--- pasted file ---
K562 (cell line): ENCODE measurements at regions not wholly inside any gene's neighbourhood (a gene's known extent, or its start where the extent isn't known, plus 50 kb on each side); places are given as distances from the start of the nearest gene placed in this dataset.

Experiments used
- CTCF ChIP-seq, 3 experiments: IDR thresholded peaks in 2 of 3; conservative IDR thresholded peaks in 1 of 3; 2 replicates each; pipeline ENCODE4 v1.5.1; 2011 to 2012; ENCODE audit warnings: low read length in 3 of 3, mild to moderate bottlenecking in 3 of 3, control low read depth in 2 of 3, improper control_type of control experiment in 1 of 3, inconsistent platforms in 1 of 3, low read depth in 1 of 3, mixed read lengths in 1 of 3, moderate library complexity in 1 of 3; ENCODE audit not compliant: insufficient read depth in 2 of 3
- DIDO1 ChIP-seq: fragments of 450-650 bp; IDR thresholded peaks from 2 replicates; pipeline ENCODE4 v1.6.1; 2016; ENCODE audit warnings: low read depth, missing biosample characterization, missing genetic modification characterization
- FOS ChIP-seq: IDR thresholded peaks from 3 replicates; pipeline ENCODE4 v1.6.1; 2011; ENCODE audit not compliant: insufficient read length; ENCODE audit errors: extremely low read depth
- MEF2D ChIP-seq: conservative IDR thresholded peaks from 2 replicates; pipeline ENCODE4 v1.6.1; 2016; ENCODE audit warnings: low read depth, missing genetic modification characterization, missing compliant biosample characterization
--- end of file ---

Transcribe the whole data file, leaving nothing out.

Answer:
K562 (cell line): ENCODE measurements at regions not wholly inside any gene's neighbourhood (a gene's known extent, or its start where the extent isn't known, plus 50 kb on each side); places are given as distances from the start of the nearest gene placed in this dataset.

Experiments used
- CTCF ChIP-seq, 3 experiments: IDR thresholded peaks in 2 of 3; conservative IDR thresholded peaks in 1 of 3; 2 replicates each; pipeline ENCODE4 v1.5.1; 2011 to 2012; ENCODE audit warnings: low read length in 3 of 3, mild to moderate bottlenecking in 3 of 3, control low read depth in 2 of 3, improper control_type of control experiment in 1 of 3, inconsistent platforms in 1 of 3, low read depth in 1 of 3, mixed read lengths in 1 of 3, moderate library complexity in 1 of 3; ENCODE audit not compliant: insufficient read depth in 2 of 3
- DIDO1 ChIP-seq: fragments of 450-650 bp; IDR thresholded peaks from 2 replicates; pipeline ENCODE4 v1.6.1; 2016; ENCODE audit warnings: low read depth, missing biosample characterization, missing genetic modification characterization
- FOS ChIP-seq: IDR thresholded peaks from 3 replicates; pipeline ENCODE4 v1.6.1; 2011; ENCODE audit not compliant: insufficient read length; ENCODE audit errors: extremely low read depth
- MEF2D ChIP-seq: conservative IDR thresholded peaks from 2 replicates; pipeline ENCODE4 v1.6.1; 2016; ENCODE audit warnings: low read depth, missing genetic modification characterization, missing compliant biosample characterization